So often I hear equestrians labeling their horses “bratty, pushy, dominant, naughty, etc” when in fact their horses are trying to speak through their actions in order to get us to understand. I cringe a little every time I hear complex, valid behavior disregarded simply as “naughty”. Labeling may not seem like a big deal, but the consequences of so simply writing off the horse’s behavior and disregarding the true meaning behind it can have detrimental effects on our relationship and the horse’s overall quality of life.

We need to be more specific with our language if we are going to be fair to the horse. Instead of saying “he is a pushy horse” or labeling a horse “dominant/a brat/etc”, describe the actions that make you uncomfortable; “he crowded my space today and it made me feel uncomfortable”. This way we are not simply blaming the horse in a manner that allows us to act out of anger/fear – instead it gives us a clear vision of what we want to communicate to the horse. Instead of saying “he is a pushy horse that must be put in his place”, allowing us to justify a good whack to the face or some other cruel form of “correction”, we can work to understand. We can work through clear communication to replace the behavior rather than blindly punishing.

Example: It makes me uncomfortable when the horse stands too close to me – it makes me feel overwhelmed.
Firstly we must question “why is the horse crowding me?” Have I accidentally rewarded this before? Is he trying to tell me something? Am I in his space?

Once we get to the bottom of the behavior and understand where the horse is coming from, we can go about replacing the behavior. Instead of punishing and focusing on what you don’t want to happen, focus on what you would *like* to happen.

When we focus on what positive outcome we would like to see rather than focusing on what is “wrong”, we can very effectively work alongside the horse to make a better situation for both horse and human (in a way that doesn’t involve cruelty or breaking the trust in our relationships).

If a horse is coming too close into my space for comfort, I am going to make a “backup” cue so that when I get uncomfortable I can easily and kindly ask the horse to give me room without breaking our trust. This backup cue is not a punishment – it is treated like all other cues, fun and mutual. Now when the horse approaches me in a way I feel iffy about, I have a simple way to make some space around me. Pretty soon, the horse will see where you are comfortable and naturally choose to give you the space you need. This is real communication between horse and human, no need for anger, misunderstanding, or force.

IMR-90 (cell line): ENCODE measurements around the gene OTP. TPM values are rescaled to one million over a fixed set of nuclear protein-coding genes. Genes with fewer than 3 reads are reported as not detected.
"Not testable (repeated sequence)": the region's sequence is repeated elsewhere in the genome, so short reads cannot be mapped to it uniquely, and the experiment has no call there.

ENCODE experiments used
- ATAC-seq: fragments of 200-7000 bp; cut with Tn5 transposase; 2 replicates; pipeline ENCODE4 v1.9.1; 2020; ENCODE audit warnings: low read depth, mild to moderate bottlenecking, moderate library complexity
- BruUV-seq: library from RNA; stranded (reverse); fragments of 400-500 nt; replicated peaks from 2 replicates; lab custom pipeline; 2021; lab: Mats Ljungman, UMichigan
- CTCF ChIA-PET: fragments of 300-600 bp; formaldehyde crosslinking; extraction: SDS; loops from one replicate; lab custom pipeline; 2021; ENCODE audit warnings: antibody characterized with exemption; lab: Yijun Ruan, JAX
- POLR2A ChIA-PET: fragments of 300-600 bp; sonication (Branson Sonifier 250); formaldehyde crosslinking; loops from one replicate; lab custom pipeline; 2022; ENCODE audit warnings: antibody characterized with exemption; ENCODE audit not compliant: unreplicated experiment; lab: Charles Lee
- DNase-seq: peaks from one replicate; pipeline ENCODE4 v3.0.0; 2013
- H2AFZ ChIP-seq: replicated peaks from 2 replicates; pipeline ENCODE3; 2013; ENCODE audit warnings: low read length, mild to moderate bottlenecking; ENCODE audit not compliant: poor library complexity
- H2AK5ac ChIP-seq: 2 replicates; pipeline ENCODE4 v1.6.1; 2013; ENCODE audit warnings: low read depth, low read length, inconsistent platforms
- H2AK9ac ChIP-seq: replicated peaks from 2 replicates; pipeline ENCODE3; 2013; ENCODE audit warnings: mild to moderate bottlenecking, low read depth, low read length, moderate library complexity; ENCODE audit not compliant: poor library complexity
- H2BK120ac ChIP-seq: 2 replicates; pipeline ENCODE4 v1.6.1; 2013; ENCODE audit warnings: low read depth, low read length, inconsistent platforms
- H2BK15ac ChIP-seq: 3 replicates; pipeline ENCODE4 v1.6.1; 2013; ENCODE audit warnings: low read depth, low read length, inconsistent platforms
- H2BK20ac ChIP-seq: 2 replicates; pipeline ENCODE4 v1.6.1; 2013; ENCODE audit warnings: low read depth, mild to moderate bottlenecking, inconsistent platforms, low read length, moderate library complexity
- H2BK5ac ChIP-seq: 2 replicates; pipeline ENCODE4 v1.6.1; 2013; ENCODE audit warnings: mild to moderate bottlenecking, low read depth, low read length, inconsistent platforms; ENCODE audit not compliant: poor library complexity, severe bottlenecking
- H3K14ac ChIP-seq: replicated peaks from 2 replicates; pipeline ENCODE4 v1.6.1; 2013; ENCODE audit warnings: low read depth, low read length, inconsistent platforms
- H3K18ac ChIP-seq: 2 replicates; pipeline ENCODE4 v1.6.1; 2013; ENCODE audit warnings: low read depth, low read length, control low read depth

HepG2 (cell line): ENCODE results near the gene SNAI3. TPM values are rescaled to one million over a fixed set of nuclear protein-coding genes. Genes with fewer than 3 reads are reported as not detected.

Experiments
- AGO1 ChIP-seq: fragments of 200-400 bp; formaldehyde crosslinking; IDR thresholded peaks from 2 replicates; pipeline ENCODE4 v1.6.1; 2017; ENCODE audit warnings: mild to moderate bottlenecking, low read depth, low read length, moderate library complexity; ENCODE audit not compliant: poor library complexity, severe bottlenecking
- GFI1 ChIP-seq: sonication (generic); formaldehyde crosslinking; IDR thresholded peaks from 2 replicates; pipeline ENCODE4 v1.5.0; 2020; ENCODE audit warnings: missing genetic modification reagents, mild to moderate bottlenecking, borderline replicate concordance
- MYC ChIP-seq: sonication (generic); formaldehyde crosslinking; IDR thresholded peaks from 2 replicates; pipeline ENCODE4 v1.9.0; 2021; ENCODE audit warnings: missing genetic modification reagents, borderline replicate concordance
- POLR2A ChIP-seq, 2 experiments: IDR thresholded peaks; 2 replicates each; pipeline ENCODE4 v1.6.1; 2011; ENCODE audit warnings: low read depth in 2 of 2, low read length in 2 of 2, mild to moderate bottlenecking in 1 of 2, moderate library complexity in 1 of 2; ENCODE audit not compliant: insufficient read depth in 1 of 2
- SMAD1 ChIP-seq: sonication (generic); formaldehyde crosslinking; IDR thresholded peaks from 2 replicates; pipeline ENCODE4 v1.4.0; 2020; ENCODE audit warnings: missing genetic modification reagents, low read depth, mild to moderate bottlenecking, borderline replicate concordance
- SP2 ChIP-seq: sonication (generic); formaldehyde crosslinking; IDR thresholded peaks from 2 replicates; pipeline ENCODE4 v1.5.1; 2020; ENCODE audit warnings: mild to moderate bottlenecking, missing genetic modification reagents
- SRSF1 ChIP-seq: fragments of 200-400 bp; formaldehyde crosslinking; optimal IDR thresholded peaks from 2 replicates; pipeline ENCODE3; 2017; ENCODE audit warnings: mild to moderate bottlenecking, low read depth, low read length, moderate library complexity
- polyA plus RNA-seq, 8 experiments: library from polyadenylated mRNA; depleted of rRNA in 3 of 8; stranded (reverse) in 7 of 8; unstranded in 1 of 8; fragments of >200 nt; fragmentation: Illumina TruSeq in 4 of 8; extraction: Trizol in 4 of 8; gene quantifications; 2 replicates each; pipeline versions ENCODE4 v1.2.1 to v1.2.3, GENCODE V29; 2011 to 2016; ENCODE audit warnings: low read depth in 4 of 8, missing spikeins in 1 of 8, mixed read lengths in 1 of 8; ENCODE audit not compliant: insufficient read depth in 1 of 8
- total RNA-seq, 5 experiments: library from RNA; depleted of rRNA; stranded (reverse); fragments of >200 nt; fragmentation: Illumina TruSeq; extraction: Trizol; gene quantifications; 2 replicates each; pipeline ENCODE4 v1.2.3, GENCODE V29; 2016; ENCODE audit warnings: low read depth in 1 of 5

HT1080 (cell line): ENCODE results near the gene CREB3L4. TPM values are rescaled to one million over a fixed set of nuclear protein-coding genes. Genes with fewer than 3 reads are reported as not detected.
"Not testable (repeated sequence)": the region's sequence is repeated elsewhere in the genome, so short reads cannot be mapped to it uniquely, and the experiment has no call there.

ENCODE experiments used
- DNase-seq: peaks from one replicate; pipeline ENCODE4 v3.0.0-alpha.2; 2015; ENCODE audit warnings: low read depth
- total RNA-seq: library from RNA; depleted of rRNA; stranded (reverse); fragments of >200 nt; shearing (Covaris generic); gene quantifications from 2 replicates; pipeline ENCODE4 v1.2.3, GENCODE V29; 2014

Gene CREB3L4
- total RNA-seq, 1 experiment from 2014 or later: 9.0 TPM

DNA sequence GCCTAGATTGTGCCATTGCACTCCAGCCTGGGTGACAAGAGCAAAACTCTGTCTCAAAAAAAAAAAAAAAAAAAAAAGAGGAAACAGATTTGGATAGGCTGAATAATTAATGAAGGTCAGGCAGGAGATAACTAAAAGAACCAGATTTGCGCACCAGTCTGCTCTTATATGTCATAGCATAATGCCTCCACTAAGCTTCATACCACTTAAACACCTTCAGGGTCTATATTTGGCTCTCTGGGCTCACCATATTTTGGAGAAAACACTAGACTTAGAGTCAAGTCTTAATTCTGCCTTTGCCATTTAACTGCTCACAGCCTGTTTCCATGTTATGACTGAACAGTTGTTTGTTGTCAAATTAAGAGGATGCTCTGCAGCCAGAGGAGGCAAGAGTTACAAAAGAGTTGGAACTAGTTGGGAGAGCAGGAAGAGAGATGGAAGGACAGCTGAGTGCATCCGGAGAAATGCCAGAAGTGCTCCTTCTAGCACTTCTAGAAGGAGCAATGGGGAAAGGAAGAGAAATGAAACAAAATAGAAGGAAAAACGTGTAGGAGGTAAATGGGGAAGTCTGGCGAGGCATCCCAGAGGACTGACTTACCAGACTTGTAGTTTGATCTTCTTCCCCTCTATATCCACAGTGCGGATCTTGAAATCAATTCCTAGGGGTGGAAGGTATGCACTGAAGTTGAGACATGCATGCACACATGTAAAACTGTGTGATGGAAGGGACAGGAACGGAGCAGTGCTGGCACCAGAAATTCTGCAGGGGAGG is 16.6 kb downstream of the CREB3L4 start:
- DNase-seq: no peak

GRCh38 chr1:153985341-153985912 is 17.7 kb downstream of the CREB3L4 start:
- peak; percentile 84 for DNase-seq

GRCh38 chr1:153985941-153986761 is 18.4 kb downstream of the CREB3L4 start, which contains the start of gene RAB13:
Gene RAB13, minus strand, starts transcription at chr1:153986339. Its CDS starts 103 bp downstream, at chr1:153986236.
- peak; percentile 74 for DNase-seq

When we focus on the behavior we don’t like, we actually put a lot of energy on it. For instance, we tend to think “don’t crowd!” when a horse comes into our space in a way we feel uncomfortable about. “Don’t crowd, don’t crowd, don’t crowd”… when we think or speak these words, we put our intention on the crowding. We are thinking and picturing the horse barging into our space. This doesn’t help end the behavior – in fact, because we end up putting so much energy into crowding when we think “don’t crowd”, the behavior tends to escalate and persist. For this reason, thinking about what we want to see rather than what we don’t want is far more productive and clear.

Instead of stating something very general like “this horse is a brat”, we can say “the horse bucks when I ride her”. This changes our perspective from one of judgment to one of understanding. To see the behavior for what it is without an emotional attachment allows us to examine the true cause and understand the horse on a deeper level without judgement.

When we change this perspective, we can no longer just blame it all on the horse but rather must ask ourselves “why does the horse buck?” Is riding hurting his back? Is he in pain? Does he not want me on his back? Does he not enjoy the riding? Does the saddle pinch? What is the horse trying to tell me?

If we simply label the horse a “brat”, we treat her without understanding and completely miss what she is trying to communicate to us. If we want to be great horsewoman/men who understand the horse, we must listen to what they are trying to say. If we simply write off their behaviors and label them “naughty, bratty, pushy, etc”, we close off that communication.

When we look at the horse with understanding and aim to solve “issues” with two way communication, our relationships have the potential to grow deeper than we ever imagined!


  1. Connie

    You provided an nsightful and valuable perspective.

  2. Jamey Baker

    Excellent article. I have a challenge with my horse coming into my bubble sometimes and I have always redirected him by taking him around in a circle and walking the same path again- but your suggestion of cueing him to stop and back up is much better. Your way he is not only redirected but the understanding of “more space” is made. Thank you- can’t wait to try this.


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